Honors program for freshmen, sophs needed in rural, inner-city high schoolsby Allison Pilar Wiley on Aug. 06, 2007, under Opinion
Imagine a place of pure mediocrity. A place with minimal course offerings, average classes and where students do only what is required rather than putting forth any sort of extra effort.
Students with potential, with intelligence lose interest in school, or worse, go unprepared to college, thinking it will be just as easy as their four years of high school.
Sadly, for students in a select group of rural communities and inner-city schools, this is a reality.
With a lack of funding, these students across Arizona are not exposed to even the mere possibility of a rigorous curriculum with honors and advanced courses, jeopardizing their own future as well as the future of this state.
It appears that in recent years, Arizona has shifted its attention in education from the more intelligent individuals to those with academic handicaps. Classes are offered in nearly every high school for those who struggle in subjects from reading to math.
Although it is important for these education disadvantages to be fixed, it seems at times as if it is at the risk of the more intelligent individuals and the courses used to benefit their particular strengths.
High schools with a lack of appropriate funding throughout Arizona eliminate advanced classes and place highly intelligent individuals who would benefit from these challenging courses into regular classes.
Such schools that do offer advanced courses do so with only a weighted designation on the student’s GPA and are typically available only to upperclassman.
While that benefits those who are able to reach that point, the system does nothing to promote advanced learning in the beginning years of high school – a crucial time to fuel educational growth.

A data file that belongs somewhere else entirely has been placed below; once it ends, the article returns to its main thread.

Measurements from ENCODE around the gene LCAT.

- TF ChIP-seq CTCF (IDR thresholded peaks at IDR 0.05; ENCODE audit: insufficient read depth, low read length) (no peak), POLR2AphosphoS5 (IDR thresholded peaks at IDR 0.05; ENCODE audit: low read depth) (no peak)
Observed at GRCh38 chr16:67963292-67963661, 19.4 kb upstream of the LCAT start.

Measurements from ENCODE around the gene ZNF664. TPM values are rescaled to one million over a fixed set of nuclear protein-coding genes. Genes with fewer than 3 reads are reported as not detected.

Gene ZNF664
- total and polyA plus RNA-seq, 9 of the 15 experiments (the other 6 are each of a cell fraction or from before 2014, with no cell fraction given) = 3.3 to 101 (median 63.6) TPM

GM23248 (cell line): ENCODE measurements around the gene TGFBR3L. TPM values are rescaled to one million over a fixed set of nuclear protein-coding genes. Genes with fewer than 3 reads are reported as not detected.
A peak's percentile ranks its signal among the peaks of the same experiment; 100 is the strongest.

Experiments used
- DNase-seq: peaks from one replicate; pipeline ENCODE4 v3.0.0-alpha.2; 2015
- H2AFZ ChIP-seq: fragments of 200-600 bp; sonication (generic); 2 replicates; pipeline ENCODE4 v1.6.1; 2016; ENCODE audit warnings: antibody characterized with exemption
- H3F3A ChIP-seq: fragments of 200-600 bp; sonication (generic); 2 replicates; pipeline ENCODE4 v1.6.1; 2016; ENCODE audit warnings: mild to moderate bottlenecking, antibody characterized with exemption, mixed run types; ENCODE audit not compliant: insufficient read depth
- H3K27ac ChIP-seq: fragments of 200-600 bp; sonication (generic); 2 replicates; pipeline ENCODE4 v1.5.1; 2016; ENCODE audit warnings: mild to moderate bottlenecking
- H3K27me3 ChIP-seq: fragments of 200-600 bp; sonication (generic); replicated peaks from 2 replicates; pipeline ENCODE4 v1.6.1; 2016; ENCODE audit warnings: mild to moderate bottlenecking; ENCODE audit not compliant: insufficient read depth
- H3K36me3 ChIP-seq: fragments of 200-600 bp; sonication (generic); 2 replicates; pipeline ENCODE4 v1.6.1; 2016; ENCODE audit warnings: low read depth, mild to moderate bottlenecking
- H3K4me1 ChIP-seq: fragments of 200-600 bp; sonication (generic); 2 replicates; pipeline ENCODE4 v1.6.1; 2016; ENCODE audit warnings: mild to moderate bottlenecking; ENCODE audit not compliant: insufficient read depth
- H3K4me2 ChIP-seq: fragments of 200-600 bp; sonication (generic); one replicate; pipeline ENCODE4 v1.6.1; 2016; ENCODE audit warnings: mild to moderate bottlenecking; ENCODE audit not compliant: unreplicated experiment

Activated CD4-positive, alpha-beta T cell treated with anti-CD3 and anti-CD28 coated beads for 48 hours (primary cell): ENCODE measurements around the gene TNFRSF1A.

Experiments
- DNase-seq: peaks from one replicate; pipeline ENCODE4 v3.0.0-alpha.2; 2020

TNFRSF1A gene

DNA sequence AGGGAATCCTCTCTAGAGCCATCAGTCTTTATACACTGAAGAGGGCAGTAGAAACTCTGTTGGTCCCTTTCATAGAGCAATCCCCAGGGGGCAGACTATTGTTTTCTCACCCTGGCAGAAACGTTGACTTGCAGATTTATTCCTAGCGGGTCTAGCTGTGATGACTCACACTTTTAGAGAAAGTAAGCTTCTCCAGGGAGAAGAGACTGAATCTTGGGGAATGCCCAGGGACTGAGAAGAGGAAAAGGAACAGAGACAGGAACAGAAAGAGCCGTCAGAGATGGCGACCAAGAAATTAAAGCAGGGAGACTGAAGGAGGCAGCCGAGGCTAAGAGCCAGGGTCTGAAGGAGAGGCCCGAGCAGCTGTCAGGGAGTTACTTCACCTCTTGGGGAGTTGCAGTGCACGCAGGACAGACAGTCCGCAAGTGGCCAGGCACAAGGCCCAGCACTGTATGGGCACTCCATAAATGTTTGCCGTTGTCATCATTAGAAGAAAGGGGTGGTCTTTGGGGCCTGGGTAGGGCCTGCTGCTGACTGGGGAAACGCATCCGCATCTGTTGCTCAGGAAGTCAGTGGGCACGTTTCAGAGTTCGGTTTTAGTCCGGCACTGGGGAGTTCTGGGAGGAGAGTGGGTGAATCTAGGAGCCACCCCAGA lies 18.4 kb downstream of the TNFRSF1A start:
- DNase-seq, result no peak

Additionally, students who have the opportunity to take rigorous honors courses have a competitive edge over those Arizona students who do not in scholarships and university admissions.
Programs such as advanced placement and dual enrollment at a community college are highly recognized nationally and often are asked for on various applications. Advanced placement classes offer tests at the end of each course, which allow the student to also receive credit for college.
An educational problem of such proportions, affecting students across the state, is one of public concern – but is often overlooked.
The absence of such programs makes students unprepared for a college education, as they had never been challenged or given any real rigorous course work. If such a trend continues, the future of this state is at risk with the possibility of high unemployment and underqualified employees.
A system of honors classes and programs could be set up through the state, specifically targeting rural areas and inner-city schools.
A fund could be set up through the state to provide honors courses in two specific subject areas for freshmen and sophomore students. As juniors and seniors, however, they would go into a designated program, whether it is dual enrollment or advanced placement, and enroll in the specified classes they took as underclassmen.
With such an honors curriculum in place, underclassmen are still being challenged while upperclassmen have the opportunity to enroll in a prestigious and rigorous program.
Aside from state funding, each school district would have its own fund in which parents could donate through tax credit to support an expanded honors curriculum.
The education of a high school student is crucial in the future of this society. Not only should we help those with academic difficulties, but those with talents and the willingness to learn and broaden their own education.
All too often intelligent students who do not have access to a rigorous curriculum will acquire bad study skills or not learn the material necessary to enroll in a university and follow through with a degree. As such, they are risking the future of this state in addition to their own.
Potential political leaders, doctors and scientists within our generation will find an interest elsewhere and not pursue such esteemed positions simply because they were not given adequate educational tools where it was most important – in high school.
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Alllison Pilar Wiley graduated this year from Globe High School in Globe.